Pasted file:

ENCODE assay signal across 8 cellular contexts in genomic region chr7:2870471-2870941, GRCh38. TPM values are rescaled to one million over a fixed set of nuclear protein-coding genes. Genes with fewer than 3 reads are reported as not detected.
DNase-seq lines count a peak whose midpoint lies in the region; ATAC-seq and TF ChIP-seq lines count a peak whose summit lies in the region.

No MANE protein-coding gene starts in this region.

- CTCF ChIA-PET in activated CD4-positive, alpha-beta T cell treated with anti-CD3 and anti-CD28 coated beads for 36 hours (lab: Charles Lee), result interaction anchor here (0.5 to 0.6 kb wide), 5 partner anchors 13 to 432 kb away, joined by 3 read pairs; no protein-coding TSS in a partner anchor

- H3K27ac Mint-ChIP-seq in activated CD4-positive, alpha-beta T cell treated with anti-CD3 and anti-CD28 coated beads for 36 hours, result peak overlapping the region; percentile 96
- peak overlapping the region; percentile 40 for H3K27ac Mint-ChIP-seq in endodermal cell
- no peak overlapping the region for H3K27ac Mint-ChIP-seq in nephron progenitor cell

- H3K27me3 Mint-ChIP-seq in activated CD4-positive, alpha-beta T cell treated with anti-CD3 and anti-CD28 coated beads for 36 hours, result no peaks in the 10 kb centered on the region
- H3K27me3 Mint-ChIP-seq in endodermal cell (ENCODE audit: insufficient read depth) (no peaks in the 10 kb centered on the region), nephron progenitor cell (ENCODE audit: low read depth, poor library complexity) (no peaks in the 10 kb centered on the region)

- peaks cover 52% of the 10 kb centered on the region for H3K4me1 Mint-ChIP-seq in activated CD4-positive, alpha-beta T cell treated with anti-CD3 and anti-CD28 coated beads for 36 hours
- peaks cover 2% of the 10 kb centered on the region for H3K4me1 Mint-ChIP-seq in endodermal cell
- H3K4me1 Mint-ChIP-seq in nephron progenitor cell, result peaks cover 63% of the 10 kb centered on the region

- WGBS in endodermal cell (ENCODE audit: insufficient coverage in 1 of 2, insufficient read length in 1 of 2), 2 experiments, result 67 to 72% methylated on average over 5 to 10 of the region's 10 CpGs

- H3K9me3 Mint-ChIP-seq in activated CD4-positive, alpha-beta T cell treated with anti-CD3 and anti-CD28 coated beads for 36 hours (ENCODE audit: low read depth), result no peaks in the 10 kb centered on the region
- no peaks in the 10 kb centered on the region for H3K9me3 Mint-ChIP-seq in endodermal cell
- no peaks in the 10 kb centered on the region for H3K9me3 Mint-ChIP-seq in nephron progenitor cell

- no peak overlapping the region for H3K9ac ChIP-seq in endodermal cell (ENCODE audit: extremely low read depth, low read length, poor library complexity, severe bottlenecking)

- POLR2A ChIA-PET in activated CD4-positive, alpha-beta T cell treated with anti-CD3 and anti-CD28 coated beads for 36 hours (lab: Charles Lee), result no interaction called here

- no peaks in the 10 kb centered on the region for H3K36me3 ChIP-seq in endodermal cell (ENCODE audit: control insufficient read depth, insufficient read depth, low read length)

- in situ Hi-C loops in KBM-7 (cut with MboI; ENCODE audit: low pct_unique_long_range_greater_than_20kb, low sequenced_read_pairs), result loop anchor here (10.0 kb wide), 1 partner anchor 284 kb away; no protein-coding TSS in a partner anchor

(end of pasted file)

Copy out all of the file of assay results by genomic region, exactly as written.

ENCODE assay signal across 8 cellular contexts in genomic region chr7:2870471-2870941, GRCh38. TPM values are rescaled to one million over a fixed set of nuclear protein-coding genes. Genes with fewer than 3 reads are reported as not detected.
DNase-seq lines count a peak whose midpoint lies in the region; ATAC-seq and TF ChIP-seq lines count a peak whose summit lies in the region.

No MANE protein-coding gene starts in this region.

- CTCF ChIA-PET in activated CD4-positive, alpha-beta T cell treated with anti-CD3 and anti-CD28 coated beads for 36 hours (lab: Charles Lee), result interaction anchor here (0.5 to 0.6 kb wide), 5 partner anchors 13 to 432 kb away, joined by 3 read pairs; no protein-coding TSS in a partner anchor

- H3K27ac Mint-ChIP-seq in activated CD4-positive, alpha-beta T cell treated with anti-CD3 and anti-CD28 coated beads for 36 hours, result peak overlapping the region; percentile 96
- peak overlapping the region; percentile 40 for H3K27ac Mint-ChIP-seq in endodermal cell
- no peak overlapping the region for H3K27ac Mint-ChIP-seq in nephron progenitor cell

- H3K27me3 Mint-ChIP-seq in activated CD4-positive, alpha-beta T cell treated with anti-CD3 and anti-CD28 coated beads for 36 hours, result no peaks in the 10 kb centered on the region
- H3K27me3 Mint-ChIP-seq in endodermal cell (ENCODE audit: insufficient read depth) (no peaks in the 10 kb centered on the region), nephron progenitor cell (ENCODE audit: low read depth, poor library complexity) (no peaks in the 10 kb centered on the region)

- peaks cover 52% of the 10 kb centered on the region for H3K4me1 Mint-ChIP-seq in activated CD4-positive, alpha-beta T cell treated with anti-CD3 and anti-CD28 coated beads for 36 hours
- peaks cover 2% of the 10 kb centered on the region for H3K4me1 Mint-ChIP-seq in endodermal cell
- H3K4me1 Mint-ChIP-seq in nephron progenitor cell, result peaks cover 63% of the 10 kb centered on the region

- WGBS in endodermal cell (ENCODE audit: insufficient coverage in 1 of 2, insufficient read length in 1 of 2), 2 experiments, result 67 to 72% methylated on average over 5 to 10 of the region's 10 CpGs

- H3K9me3 Mint-ChIP-seq in activated CD4-positive, alpha-beta T cell treated with anti-CD3 and anti-CD28 coated beads for 36 hours (ENCODE audit: low read depth), result no peaks in the 10 kb centered on the region
- no peaks in the 10 kb centered on the region for H3K9me3 Mint-ChIP-seq in endodermal cell
- no peaks in the 10 kb centered on the region for H3K9me3 Mint-ChIP-seq in nephron progenitor cell

- no peak overlapping the region for H3K9ac ChIP-seq in endodermal cell (ENCODE audit: extremely low read depth, low read length, poor library complexity, severe bottlenecking)

- POLR2A ChIA-PET in activated CD4-positive, alpha-beta T cell treated with anti-CD3 and anti-CD28 coated beads for 36 hours (lab: Charles Lee), result no interaction called here

- no peaks in the 10 kb centered on the region for H3K36me3 ChIP-seq in endodermal cell (ENCODE audit: control insufficient read depth, insufficient read depth, low read length)

- in situ Hi-C loops in KBM-7 (cut with MboI; ENCODE audit: low pct_unique_long_range_greater_than_20kb, low sequenced_read_pairs), result loop anchor here (10.0 kb wide), 1 partner anchor 284 kb away; no protein-coding TSS in a partner anchor